The Royal Academy of Arts has recently put together an excellent exhibition presenting some of the greatest painters of the high Renaissance (c. 1490-1530) in a single show. The main intent of the exhibition was to revisit in particular the enigmatic figure of Giorgione, considered by many to be the founder of Venetian painting of the 16th century. After breaking away from the more ‘classical’ representations epitomized in the works of his teacher Giovanni Bellini, Giorgione initiated an innovative pictorial style which became the foundation for the art of Titian, the most renowned painter of the Venetian school. As with all the great painters of the high Renaissance, we find in his works a great degree of idealization, beauty and balance and his poetic landscapes in particular are instilled with a rare sense of the mysterious and enigmatic.
Even though Giorgione had his own particular style, I believe that his artistic contributions shared the same philosophical principles as those that underlay the art of the Renaissance in general. Renaissance art was mainly founded on Classicism and Humanism. The former brought an appreciation of the arts of Antiquity (i.e. Greece and Rome) with its emphasis on mythological representations, proportion and measure, naturalism and ‘realism’. Humanism contributed a ‘rediscovery’ of the belief in the nobility of man, the dignity and worth of the individual and the promotion of virtuous and ethical actions.
Because of the emphasis on Classicism, painting and sculpture saw the introduction of symbolic compositions from ‘pagan’ mythology, where the ancient image became the ‘ideal form’ or archetype to be contemplated. The aim of the artist became the creation of an art that could bridge the gap between appearances and ideas or ‘essences’. The pure and unsullied reality of the ‘archetypal world’, once contemplated or intuited by the artist, had to be revealed (i.e. re-veiled) through a work of art. To paint what one cannot see became the artist’s goal. Thus, Raphael once remarked “…in order to paint a beautiful woman, I would have to see several beautiful women…but because there are so few…I make use of a certain idea which comes to my mind…and I work hard to achieve it”.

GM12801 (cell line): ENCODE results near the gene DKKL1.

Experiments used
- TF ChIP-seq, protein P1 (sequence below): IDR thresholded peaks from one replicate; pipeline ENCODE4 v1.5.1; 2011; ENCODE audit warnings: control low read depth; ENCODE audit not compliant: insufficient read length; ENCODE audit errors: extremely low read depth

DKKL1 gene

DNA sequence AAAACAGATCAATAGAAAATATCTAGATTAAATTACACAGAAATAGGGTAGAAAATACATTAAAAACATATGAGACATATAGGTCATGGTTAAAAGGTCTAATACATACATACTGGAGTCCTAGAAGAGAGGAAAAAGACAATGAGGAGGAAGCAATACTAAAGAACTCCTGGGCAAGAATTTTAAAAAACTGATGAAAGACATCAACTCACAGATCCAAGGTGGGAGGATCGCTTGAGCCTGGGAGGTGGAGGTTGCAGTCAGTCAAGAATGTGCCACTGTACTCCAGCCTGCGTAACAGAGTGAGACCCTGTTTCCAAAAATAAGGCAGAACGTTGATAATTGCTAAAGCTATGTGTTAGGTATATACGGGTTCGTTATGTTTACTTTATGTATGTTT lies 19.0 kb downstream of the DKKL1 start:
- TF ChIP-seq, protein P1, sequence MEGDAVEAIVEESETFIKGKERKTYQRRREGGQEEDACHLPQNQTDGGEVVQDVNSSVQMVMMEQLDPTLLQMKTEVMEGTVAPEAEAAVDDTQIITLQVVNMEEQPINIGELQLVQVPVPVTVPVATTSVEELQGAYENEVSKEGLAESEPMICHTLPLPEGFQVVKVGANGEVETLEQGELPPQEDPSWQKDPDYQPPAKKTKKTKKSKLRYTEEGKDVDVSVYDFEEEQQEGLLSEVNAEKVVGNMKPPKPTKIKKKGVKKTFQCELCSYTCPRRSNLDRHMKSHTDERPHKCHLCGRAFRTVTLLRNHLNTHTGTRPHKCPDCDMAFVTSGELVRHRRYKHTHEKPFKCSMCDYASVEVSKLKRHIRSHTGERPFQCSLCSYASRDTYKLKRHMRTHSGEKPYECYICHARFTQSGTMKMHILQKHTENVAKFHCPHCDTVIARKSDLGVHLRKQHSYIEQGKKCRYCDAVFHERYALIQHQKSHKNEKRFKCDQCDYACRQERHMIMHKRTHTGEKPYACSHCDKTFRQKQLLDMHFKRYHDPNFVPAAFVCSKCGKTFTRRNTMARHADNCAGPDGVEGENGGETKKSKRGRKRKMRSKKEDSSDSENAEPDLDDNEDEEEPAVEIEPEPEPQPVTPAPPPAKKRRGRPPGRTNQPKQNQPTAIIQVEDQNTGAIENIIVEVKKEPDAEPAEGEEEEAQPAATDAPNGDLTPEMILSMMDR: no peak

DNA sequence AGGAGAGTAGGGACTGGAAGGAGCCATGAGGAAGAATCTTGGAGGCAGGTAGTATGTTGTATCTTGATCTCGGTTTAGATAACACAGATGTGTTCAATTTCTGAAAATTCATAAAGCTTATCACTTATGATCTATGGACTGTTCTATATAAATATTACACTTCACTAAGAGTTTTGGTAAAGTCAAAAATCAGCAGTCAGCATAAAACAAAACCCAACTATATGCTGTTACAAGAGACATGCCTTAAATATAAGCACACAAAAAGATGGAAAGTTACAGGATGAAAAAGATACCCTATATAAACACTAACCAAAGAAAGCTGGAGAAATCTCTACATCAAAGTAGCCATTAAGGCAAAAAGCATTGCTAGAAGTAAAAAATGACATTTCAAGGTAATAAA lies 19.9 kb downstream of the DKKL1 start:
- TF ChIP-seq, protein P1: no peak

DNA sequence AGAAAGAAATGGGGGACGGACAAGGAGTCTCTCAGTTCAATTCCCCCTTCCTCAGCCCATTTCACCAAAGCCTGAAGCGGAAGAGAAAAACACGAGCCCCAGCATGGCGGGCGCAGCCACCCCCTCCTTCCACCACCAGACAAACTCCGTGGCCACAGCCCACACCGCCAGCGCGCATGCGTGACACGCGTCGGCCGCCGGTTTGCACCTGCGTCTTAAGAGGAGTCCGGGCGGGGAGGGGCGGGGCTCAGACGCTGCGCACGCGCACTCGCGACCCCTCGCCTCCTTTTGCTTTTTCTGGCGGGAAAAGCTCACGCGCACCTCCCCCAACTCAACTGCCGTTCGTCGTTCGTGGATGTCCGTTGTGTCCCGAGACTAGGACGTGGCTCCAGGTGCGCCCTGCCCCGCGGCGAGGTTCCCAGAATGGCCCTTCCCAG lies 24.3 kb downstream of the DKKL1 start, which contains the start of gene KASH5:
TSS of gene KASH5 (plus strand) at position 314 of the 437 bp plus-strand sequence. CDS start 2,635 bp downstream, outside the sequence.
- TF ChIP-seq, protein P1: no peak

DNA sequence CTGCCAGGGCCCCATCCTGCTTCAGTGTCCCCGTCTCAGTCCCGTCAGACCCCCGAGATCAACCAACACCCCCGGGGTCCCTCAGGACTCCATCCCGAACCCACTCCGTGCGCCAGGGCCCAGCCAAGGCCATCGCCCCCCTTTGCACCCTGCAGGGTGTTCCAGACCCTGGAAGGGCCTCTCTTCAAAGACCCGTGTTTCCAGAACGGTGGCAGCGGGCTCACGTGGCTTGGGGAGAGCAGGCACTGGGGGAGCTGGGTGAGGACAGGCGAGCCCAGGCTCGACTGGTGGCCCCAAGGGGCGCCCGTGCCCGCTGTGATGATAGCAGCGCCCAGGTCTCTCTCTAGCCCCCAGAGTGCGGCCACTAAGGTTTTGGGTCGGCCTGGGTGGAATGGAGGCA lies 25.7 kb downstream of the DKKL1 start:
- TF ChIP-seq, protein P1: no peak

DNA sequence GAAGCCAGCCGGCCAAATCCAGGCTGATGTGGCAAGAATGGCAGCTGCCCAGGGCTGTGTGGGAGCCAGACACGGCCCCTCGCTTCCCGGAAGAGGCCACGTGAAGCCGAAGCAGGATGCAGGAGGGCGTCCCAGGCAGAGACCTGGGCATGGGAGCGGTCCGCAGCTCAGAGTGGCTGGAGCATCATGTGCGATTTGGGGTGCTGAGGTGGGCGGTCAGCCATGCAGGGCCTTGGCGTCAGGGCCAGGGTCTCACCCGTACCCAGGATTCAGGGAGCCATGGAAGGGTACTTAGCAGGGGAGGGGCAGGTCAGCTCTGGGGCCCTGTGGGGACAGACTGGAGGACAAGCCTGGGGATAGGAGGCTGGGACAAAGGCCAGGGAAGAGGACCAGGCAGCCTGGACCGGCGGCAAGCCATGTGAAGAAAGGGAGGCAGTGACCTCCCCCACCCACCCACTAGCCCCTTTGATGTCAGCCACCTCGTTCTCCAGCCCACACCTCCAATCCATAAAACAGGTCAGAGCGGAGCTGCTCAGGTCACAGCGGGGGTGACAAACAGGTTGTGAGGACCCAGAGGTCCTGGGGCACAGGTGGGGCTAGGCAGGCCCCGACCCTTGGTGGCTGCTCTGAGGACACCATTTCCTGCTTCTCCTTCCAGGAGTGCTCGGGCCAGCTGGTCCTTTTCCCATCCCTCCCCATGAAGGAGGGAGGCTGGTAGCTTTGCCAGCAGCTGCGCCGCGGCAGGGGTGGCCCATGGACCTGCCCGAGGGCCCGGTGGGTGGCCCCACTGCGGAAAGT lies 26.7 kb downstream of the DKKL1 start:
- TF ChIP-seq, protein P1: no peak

As hinted at above, one of the characteristics of the visual art of the Renaissance was the use of symbolic and allegorical representations. And in many of Giorgione’s works we find this characteristic emphasized (the painting entitled The Three Philosophers is a good example). Yet we should not confine his works to those aforementioned styles and characteristics. Giorgione’s art brought something new to his contemporaries and ‘looked’ forward to the future. As a master of poetic and atmospheric moods, he became an early exponent of a ‘romantic’ style, where the artist is an intensifier of emotions, revealing the chiaroscuro of joy and pain, of light and darkness.
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